The boom that had been biotech stocks got
lowered today when
cut its near-term ratings on
Only Amgen sidestepped the sideswipe, rising 0.7% to 81 7/16 after trading as low as 78 3/8. Shares of the others fell between 2.6% and 4.6%, while the broader market
"I hate agreeing with the sell side but every now and then they get it right," said Evan Sturza of
Sturza's Medical Research
. "It was a well-timed, appropriate call. There are stocks that are crazy, wild Internet-like momentum stocks.
They're off the charts, trading at valuation levels that defy logic. These are good companies but at some point you have to say they're overdone."
After operating solely as a researcher for many years, Sturza recently opened a hedge fund with a focus on the same industry,
Sturza acknowledged the nascent hedge fund is short two of the names Merrill downgraded today. However, he declined to specify, fearing a backlash that could hinder the research efforts of the firm bearing his name. This raises the question of whether there's an inherent conflict when anyone attempts to straddle the line between the buy and sell sides. Sturza did not respond to an email seeking comment and could not be reached by phone late tonight.
During our earlier conversation, Sturza noted -- with a chuckle -- that IDEC shares had a "nice little freefall on no news" late yesterday as the broader market was rallying. "Today, you see Merrill cut the stocks." He seemed to chalk the activity up to business as usual on Wall Street.
Heading into the final 90 minutes of trading yesterday, IDEC was at 138 after trading as high as 141 1/4 earlier, according to the very handy charting tools at
. By 3:35 p.m. EDT the stock traded as low as 135 5/8, but spiked to as high as 137 1/4 by 3:45 p.m. In the final 15 minutes of the session, the stock traded as low as 135 1/4 before closing at 135 9/16.
Making it juicier still,
Merrill Lynch Pierce Fenner & Smith
was the top market maker for Idec through July, according to the
Nasdaq Stock Market
, accounting for 20% of the volume year-to-date.
However, "we have no knowledge of anyone not living up to obligations and internal procedures," a Merrill spokeswoman said, noting the stock closed above its session low of 134 3/8.
Long Live the Mania
There's a new sheriff in the daytrader's momentum-crazed stock town:
Toy stocks associated with the craze (ask your kids), had some cartoonesque gains today on huge volume.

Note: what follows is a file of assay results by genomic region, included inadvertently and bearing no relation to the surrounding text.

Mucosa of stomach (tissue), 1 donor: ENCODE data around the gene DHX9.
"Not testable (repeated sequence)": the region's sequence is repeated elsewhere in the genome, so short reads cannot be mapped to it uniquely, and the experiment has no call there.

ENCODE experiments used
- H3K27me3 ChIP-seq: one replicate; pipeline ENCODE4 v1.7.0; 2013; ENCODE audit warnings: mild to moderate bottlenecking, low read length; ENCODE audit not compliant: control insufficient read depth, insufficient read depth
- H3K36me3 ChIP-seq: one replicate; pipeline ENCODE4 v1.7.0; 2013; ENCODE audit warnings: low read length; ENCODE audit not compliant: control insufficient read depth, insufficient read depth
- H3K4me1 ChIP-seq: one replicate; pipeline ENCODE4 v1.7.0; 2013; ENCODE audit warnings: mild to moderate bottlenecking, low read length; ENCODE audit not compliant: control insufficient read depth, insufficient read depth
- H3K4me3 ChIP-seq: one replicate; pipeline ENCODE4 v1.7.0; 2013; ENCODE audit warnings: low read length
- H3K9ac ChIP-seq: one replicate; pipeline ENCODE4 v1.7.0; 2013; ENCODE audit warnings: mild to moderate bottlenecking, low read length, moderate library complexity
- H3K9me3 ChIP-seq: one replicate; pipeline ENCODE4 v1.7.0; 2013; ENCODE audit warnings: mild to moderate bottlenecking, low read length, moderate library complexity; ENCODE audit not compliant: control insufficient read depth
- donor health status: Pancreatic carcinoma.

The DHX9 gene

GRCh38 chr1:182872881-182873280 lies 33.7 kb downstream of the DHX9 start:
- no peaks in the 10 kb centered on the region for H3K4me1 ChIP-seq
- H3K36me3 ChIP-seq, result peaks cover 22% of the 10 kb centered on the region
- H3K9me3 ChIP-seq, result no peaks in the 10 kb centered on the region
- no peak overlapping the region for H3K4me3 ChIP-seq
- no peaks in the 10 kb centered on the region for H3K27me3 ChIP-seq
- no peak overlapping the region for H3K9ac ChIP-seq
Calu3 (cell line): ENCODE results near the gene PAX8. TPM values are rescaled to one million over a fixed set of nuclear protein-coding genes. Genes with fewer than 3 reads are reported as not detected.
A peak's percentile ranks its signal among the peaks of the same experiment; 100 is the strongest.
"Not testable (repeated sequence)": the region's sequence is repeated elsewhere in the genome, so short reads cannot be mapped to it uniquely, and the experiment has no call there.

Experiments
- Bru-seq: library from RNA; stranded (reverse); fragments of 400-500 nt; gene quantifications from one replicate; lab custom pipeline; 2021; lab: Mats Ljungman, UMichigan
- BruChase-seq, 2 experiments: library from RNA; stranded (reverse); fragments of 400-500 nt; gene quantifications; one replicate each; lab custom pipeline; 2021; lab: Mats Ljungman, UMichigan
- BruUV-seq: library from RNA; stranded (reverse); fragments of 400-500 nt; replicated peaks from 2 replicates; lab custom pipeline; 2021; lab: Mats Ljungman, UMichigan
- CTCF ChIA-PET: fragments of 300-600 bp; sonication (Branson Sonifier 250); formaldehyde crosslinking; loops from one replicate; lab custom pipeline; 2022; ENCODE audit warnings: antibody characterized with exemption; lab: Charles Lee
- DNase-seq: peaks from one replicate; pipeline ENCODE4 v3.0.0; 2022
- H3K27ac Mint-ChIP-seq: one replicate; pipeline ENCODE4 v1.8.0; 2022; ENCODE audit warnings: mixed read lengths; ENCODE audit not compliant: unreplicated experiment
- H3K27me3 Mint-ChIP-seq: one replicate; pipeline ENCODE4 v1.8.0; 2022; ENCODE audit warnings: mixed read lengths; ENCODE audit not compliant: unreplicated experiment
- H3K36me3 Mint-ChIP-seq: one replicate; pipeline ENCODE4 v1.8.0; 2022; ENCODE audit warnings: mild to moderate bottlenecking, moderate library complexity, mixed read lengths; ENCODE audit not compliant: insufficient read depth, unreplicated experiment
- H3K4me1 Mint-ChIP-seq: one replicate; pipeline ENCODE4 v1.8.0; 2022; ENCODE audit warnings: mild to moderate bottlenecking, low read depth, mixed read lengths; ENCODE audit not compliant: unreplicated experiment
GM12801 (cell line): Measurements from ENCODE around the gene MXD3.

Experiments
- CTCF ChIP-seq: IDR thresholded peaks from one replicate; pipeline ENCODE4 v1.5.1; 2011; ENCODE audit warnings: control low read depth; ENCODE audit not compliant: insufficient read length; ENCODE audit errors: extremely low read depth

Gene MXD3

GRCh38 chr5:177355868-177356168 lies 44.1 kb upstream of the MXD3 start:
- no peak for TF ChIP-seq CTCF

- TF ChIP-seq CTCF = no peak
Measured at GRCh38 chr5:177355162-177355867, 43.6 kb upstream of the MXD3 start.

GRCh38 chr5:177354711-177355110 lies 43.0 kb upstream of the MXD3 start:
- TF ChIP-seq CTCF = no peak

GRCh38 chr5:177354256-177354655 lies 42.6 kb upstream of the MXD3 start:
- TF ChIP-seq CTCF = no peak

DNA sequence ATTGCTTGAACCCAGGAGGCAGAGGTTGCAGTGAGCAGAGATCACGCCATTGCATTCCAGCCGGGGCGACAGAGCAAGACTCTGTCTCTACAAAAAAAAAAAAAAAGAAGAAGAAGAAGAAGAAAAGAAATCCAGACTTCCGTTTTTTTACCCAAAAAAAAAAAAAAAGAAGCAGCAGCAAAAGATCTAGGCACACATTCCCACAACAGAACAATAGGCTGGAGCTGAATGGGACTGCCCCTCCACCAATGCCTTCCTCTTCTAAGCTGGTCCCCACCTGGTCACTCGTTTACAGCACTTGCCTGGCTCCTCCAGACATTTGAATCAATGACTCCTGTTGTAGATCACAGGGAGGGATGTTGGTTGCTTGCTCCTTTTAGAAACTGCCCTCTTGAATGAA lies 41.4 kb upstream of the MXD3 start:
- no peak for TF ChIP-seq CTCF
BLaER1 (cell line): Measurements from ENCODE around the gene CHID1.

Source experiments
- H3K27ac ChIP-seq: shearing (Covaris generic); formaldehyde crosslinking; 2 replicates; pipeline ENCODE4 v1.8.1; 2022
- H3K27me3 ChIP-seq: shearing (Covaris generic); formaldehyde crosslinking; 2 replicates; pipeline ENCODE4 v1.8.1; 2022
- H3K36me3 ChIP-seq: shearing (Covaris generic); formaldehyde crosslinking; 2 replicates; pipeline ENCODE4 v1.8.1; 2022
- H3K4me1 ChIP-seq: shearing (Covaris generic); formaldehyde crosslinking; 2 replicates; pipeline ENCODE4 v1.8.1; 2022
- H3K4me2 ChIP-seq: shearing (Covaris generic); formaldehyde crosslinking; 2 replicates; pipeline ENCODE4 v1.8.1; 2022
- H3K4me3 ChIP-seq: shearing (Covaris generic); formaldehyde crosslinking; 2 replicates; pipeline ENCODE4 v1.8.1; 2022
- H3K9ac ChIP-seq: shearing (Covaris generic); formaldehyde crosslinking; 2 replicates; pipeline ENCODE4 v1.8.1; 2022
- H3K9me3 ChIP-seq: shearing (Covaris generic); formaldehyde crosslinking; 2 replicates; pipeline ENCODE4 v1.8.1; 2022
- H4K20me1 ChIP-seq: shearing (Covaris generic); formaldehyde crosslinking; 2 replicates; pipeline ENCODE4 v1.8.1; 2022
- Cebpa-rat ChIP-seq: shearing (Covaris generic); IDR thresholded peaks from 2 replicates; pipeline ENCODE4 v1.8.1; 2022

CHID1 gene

Grand Toys International
leapt 52% on 19.8 million shares vs. a 1.6 million-share float.
rose 32.5% on 6.4 million shares vs. its outstanding float of 10.6 million.
fell 0.8% to 65 today, but had risen from 19 3/8 on July 6 to 65 1/4 through yesterday, leaving investors scrambling to find the next Pokemon mover.
"Daytraders have found something with small floats that are not on anybody's margin lists and they're plowing into them," said one Wall Street strategist. Momentum may take them higher, but any time the public pours into stocks like these they become "the greatest shorts ever," the source said.
Charles Payne, president and chief analyst at
Wall Street Strategies
"I guarantee you a year from today, Grand Toys will be down 75% from where it closes today," Payne said. "No matter how hot this Pokemon thing gets, it's a fad. It's a temporary hysteria. The first time you see an insider file a huge block to sell," that's the time to short the stock.
Payne compared the Pokemon powerhouses to
which has stumbled steadily since closing at a 52-week high of 12 3/4 on Jan. 11. Today, the developer of interactive game technology closed down 0.8% to 7 5/8.
That's a 40% decline from the high for those scoring at home. Or not scoring, as the case may be.
Here is the final installment of our three-day look at how picks in this column have fared. We'll revisit this concept on a semi-regular basis.
As for followups, Payne said "I still love 'em all, especially on any kind of dip."
Rick Ziesing of
Bonanza Capital Management
, meanwhile, said he is now fully invested and has covered all those shorts, including
today "for a nice gain."
"I screwed up badly on the
short and did not cover when my work said I should have," the fund manager confessed via email. "Discipline, son, discipline."
"My performance was less that I would have liked but, hey, if
the market had melted down, these would have offered some protection of capital, our first concern" Ziesing added in a subsequent fax. (Technology is amazing, huh?)
Still, he noted the fund is up 19.5% net year-to-date.
Sincere apologies to anyone offended by my
earlier this week. I meant no harm. I meant no disrespect. I did not mean to imply anything untoward. I was referring to Frank's lambasting of Greenspan during the
chief's appearances on Capitol Hill.
Sometimes the intent of a joke gets lost in the translation -- or maybe just wasn't very funny in the first place. But I hope we can all move on from this and -- of course -- all get along.
Aaron L. Task writes daily for TheStreet.com. In keeping with TSC's editorial policy, he doesn't own or short individual stocks, although he owns stock in TheStreet.com. He also doesn't invest in hedge funds or other private investment partnerships. He welcomes your feedback at
As originally published this story contained an error. Please see
Corrections and Clarifications.